Especially when the organization’s news release states, "The purpose of the organization is to create an open forum for the teams to explore areas of common interest and to work collaboratively on initiatives to help preserve, promote, and grow the sport of stock car racing."
Working collaboratively is not the way things normally occur in NASCAR, but it is not unprecedented.
Twice before, there have been attempts to organize NASCAR racers. Both times the attempts were quickly crushed by NASCAR founder William Henry Getty France, better known to all as "Big Bill" for his hulking 6’6" frame.
In 1961, Teamsters leader Jimmy Hoffa and star NASCAR driver Curtis Turner tried to create the Federation of Professional Athletes, a union that would prominently feature NASCAR drivers. The Teamsters offered loans to save Charlotte Motor Speedway, which was on the verge of failure because of massive cost overruns incurred in building the track.
The drivers were offered benefit plans including pensions, insurance and scholarships for the children of drivers who died in crashes.
While some drivers initially expressed interest in the union, prior to a race at Bowman-Gray Stadium in North Carolina, France laid down the law prohibiting any union members from ever participating in NASCAR events. According to accounts of the day, France told the racers, "I’ll use a pistol to enforce it. I have a pistol and know how to use it."
France also issued a statement about the situation, that read, in part: "I’m not quite sure yet, if it’s just plain foolishness, stupidity or avarice that makes these boys get associated with movements which can only hurt and degrade our sport and injure the people and organization that helped them grow."
The upshot was that France issued "lifetime" suspensions to Curtis Turner and Tim Flock, the only two drivers who wound up sticking to their plans to unionize. Although Turner’s ban would eventually be lifted, Flock never competed in another NASCAR event.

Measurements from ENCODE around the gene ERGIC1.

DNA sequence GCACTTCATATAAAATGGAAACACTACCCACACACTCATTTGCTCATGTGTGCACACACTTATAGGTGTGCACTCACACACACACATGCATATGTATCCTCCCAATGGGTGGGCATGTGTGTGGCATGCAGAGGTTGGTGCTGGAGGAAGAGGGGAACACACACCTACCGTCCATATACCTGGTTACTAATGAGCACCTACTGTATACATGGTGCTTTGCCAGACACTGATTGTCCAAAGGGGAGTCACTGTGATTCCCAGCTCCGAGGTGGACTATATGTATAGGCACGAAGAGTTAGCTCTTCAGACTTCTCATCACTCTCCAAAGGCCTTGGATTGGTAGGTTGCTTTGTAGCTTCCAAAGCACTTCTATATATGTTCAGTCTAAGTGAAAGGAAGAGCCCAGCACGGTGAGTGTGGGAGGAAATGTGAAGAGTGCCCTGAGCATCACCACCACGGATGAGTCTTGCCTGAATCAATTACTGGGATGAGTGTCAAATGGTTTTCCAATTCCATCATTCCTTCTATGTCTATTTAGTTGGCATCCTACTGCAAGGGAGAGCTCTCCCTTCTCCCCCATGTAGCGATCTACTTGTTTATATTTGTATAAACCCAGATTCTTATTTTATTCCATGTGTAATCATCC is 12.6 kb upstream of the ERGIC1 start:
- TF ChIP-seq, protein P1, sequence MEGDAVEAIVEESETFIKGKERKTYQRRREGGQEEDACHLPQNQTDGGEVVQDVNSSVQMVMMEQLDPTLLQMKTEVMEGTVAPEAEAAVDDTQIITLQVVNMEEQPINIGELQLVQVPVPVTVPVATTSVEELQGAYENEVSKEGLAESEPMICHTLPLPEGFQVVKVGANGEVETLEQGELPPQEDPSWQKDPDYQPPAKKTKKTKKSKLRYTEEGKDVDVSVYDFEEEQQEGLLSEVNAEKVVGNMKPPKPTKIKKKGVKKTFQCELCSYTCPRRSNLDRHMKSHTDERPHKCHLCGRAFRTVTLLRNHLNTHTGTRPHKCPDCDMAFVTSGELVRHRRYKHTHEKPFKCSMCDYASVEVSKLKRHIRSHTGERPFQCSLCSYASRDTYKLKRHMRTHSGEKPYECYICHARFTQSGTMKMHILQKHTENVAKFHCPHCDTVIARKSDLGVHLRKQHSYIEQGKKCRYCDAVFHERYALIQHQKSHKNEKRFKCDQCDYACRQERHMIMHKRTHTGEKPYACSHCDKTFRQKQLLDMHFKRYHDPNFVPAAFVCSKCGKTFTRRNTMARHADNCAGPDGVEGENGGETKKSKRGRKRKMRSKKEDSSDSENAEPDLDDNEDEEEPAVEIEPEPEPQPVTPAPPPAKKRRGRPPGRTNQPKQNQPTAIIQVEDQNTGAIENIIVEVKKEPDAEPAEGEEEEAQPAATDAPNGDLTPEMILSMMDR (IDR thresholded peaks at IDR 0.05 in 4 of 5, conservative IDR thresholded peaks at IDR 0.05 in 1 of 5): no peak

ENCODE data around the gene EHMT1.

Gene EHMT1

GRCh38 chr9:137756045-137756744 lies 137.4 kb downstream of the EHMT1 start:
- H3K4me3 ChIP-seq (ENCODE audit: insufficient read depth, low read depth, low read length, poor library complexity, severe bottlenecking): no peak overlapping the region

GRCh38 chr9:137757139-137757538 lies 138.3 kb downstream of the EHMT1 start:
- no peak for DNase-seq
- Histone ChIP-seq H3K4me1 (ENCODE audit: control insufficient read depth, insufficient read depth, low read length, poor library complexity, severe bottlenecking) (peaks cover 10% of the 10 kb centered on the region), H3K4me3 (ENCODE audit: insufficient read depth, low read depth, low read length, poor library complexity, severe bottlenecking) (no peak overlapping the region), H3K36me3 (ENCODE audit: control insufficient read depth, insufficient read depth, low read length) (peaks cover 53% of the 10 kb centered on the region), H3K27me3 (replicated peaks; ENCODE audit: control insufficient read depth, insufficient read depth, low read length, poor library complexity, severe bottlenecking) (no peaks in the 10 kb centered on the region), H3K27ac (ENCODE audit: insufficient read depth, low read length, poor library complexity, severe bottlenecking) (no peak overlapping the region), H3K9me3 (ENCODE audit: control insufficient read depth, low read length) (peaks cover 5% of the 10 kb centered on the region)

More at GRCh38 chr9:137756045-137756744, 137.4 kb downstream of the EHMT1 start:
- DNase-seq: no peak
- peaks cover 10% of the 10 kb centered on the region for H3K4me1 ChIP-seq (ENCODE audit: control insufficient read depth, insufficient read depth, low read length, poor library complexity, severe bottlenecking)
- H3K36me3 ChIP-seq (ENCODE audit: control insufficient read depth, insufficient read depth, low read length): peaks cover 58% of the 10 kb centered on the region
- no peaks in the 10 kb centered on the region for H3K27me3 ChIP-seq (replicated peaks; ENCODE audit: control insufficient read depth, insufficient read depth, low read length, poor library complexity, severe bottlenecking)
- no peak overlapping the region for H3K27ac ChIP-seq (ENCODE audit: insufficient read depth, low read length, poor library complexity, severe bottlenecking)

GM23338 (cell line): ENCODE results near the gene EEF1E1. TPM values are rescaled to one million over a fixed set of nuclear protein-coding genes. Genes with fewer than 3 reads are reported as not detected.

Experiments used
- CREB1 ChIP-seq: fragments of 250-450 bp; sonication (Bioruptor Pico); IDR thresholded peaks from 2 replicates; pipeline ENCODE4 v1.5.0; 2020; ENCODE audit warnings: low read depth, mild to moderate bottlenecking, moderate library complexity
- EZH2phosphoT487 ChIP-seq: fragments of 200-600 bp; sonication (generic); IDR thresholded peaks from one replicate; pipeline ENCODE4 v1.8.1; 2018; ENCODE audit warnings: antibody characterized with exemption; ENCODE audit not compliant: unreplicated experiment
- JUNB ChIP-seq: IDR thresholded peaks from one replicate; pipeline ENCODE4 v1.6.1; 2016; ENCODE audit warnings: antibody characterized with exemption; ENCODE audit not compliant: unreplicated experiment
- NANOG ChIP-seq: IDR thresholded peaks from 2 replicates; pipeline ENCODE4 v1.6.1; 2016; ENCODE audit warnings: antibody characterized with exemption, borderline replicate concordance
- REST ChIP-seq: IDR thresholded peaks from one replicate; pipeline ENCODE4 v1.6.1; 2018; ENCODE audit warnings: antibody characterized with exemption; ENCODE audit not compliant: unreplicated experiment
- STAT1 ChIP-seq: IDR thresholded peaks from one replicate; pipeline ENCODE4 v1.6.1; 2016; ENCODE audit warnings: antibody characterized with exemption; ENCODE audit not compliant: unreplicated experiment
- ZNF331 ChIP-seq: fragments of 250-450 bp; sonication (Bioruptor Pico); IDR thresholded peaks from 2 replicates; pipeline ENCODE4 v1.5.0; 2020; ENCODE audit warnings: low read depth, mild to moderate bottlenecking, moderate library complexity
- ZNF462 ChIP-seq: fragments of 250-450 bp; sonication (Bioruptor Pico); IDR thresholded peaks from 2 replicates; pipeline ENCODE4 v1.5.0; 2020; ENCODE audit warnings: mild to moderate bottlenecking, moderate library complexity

In 1969, the drivers again tried to organize, this time forming something called the Professional Drivers Association. The PDA was led by Richard Petty, far and away the sport’s biggest star at the time. Prior to the inaugural race at what today is known as Talladega Superspeedway, the PDA tried to get the race postponed. The issue was safety: Tires were blowing with alarming regularity at the new track, where lap speeds were in the 200 mile per hour range and there were no SAFER barriers or HANS devices.
"Our members are race drivers first and accept the risks involved," the PDA wrote in a statement issued Sept. 18, 1969. "But when these life and death risks become both unreasonable and unnecessary then corrective action is essential."
France, meanwhile, got into a Ford Torino and lapped the track at 175 miles per hour, which he claimed was "a new world record for a 59-year-old man." And he told racers that if they were concerned about speeds they should just slow down.
The day before the race, Petty, Bobby Allison and LeeRoy Yarbrough attempted to get France to at least slow the cars down. According to an account in Peter Golenbeck’s book, "Miracle: Bobby Allison and the Saga of the Alabama Gang," France told the three drivers, "You guys are trying to form a union. If you’re scared, go home." With that, Yarbrough punched France in the face with his right hand, knocking the NASCAR founder to the ground.
Minutes later, about 40 of the top racers left Talladega. Sunday’s race came off without incident, with a rag-tag field of racers, mostly from the second-tier Grand American Series. Richard Brickhouse won his only NASCAR Grand National race that day in front of a crowd estimated to be 60-65,000 people.
The PDA boycott lasted exactly one week, with the full field back for the next race at Martinsville Speedway.
How will the newly announced Race Team Alliance fare? That remains to be seen. But history suggests it faces an uphill battle.